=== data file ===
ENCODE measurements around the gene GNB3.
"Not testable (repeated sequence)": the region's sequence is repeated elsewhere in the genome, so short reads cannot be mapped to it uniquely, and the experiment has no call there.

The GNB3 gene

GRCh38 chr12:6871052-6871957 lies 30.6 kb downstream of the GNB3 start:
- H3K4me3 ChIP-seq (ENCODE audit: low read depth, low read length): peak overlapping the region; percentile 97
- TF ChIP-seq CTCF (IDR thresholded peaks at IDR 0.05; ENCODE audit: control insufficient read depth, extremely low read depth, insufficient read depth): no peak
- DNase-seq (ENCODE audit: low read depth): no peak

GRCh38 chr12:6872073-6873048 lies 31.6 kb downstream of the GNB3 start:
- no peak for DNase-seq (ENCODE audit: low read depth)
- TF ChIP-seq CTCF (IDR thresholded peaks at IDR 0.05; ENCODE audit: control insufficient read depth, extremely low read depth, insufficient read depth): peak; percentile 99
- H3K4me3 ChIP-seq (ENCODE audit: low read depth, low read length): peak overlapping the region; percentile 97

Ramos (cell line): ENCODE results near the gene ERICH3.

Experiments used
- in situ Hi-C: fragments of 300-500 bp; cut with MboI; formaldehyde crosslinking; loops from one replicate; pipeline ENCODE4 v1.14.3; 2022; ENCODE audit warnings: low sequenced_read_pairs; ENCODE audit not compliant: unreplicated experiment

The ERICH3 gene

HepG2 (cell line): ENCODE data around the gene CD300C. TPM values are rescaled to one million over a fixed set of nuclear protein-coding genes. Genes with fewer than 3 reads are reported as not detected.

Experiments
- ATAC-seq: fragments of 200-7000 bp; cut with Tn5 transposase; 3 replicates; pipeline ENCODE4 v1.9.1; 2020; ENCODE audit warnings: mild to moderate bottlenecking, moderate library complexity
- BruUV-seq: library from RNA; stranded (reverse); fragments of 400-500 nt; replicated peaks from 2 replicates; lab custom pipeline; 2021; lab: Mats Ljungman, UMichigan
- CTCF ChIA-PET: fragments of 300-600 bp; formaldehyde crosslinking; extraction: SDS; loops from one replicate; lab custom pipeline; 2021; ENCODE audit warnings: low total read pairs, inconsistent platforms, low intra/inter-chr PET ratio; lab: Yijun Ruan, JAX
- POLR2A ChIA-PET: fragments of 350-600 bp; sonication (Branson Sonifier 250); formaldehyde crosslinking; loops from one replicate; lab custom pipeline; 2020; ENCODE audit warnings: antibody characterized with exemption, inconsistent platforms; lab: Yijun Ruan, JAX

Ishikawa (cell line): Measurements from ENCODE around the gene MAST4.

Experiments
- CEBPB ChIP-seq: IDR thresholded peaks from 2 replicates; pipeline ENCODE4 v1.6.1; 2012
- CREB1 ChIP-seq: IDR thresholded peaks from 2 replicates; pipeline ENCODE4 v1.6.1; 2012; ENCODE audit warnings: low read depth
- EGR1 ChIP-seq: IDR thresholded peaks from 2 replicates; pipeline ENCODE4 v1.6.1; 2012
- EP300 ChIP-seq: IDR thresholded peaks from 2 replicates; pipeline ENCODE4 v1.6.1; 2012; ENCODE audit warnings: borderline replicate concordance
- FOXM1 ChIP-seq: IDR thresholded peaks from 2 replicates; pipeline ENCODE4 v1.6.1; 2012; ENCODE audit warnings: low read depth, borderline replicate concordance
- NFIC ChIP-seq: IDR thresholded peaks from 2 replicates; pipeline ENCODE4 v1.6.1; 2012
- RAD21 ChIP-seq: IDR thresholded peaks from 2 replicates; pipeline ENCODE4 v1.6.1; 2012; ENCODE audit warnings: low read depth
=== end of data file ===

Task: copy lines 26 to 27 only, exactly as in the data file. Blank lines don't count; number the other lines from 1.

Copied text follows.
- EGR1 ChIP-seq: IDR thresholded peaks from 2 replicates; pipeline ENCODE4 v1.6.1; 2012
- EP300 ChIP-seq: IDR thresholded peaks from 2 replicates; pipeline ENCODE4 v1.6.1; 2012; ENCODE audit warnings: borderline replicate concordance